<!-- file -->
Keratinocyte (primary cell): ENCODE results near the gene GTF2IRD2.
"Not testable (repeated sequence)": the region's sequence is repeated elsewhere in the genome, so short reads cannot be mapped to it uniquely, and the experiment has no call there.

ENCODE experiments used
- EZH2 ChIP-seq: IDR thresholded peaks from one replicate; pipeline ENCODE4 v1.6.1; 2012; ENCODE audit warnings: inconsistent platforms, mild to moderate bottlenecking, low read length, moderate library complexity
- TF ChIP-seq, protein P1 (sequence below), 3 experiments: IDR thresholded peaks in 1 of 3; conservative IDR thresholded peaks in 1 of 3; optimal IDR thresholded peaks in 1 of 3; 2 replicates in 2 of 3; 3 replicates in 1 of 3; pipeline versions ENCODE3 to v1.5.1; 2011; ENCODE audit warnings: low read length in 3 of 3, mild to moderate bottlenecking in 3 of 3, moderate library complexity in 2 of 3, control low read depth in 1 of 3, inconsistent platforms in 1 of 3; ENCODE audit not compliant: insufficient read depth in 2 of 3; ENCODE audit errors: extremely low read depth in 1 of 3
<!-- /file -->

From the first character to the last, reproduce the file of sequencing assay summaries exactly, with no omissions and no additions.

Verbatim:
Keratinocyte (primary cell): ENCODE results near the gene GTF2IRD2.
"Not testable (repeated sequence)": the region's sequence is repeated elsewhere in the genome, so short reads cannot be mapped to it uniquely, and the experiment has no call there.

ENCODE experiments used
- EZH2 ChIP-seq: IDR thresholded peaks from one replicate; pipeline ENCODE4 v1.6.1; 2012; ENCODE audit warnings: inconsistent platforms, mild to moderate bottlenecking, low read length, moderate library complexity
- TF ChIP-seq, protein P1 (sequence below), 3 experiments: IDR thresholded peaks in 1 of 3; conservative IDR thresholded peaks in 1 of 3; optimal IDR thresholded peaks in 1 of 3; 2 replicates in 2 of 3; 3 replicates in 1 of 3; pipeline versions ENCODE3 to v1.5.1; 2011; ENCODE audit warnings: low read length in 3 of 3, mild to moderate bottlenecking in 3 of 3, moderate library complexity in 2 of 3, control low read depth in 1 of 3, inconsistent platforms in 1 of 3; ENCODE audit not compliant: insufficient read depth in 2 of 3; ENCODE audit errors: extremely low read depth in 1 of 3